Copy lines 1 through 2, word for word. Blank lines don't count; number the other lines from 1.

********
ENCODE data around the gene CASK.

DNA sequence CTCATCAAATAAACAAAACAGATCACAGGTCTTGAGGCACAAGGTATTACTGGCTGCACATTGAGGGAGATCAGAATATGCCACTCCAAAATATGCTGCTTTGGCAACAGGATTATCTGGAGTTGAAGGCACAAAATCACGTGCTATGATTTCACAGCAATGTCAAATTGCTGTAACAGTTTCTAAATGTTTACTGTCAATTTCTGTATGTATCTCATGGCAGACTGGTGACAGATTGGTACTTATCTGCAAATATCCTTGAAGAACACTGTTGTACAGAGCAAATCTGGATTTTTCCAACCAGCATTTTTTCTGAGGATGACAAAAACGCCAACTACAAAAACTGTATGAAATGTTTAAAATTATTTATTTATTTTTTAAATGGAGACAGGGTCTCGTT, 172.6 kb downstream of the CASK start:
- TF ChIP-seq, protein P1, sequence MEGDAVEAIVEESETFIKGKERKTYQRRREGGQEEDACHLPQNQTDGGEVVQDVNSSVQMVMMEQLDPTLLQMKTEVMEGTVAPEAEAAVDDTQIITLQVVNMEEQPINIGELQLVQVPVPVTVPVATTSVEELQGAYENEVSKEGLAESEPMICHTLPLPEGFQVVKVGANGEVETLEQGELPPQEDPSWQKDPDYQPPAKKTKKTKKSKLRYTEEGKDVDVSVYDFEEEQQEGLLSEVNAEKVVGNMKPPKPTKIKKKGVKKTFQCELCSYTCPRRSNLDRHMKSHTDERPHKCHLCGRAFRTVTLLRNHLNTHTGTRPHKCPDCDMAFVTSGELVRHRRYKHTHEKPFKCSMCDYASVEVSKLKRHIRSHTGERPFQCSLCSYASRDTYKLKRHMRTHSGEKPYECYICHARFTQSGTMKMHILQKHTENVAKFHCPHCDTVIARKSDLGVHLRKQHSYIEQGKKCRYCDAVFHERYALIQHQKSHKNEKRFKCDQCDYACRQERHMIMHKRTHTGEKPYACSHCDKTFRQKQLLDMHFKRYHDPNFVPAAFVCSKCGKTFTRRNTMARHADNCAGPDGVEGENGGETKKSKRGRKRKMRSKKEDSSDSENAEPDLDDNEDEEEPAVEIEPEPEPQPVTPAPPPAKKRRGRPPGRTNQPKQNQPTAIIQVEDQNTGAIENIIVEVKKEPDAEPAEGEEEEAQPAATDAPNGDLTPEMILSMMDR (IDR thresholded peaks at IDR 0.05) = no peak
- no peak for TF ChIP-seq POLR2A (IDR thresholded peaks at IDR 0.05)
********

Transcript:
ENCODE data around the gene CASK.

DNA sequence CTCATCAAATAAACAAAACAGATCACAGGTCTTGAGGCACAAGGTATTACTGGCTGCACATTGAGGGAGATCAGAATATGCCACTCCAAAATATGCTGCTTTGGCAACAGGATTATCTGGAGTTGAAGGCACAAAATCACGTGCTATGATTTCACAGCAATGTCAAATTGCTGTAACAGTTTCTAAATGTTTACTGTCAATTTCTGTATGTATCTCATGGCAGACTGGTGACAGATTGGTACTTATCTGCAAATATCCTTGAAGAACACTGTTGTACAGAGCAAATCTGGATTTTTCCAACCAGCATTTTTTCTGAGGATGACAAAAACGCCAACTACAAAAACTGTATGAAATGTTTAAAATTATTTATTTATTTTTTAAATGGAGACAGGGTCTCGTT, 172.6 kb downstream of the CASK start: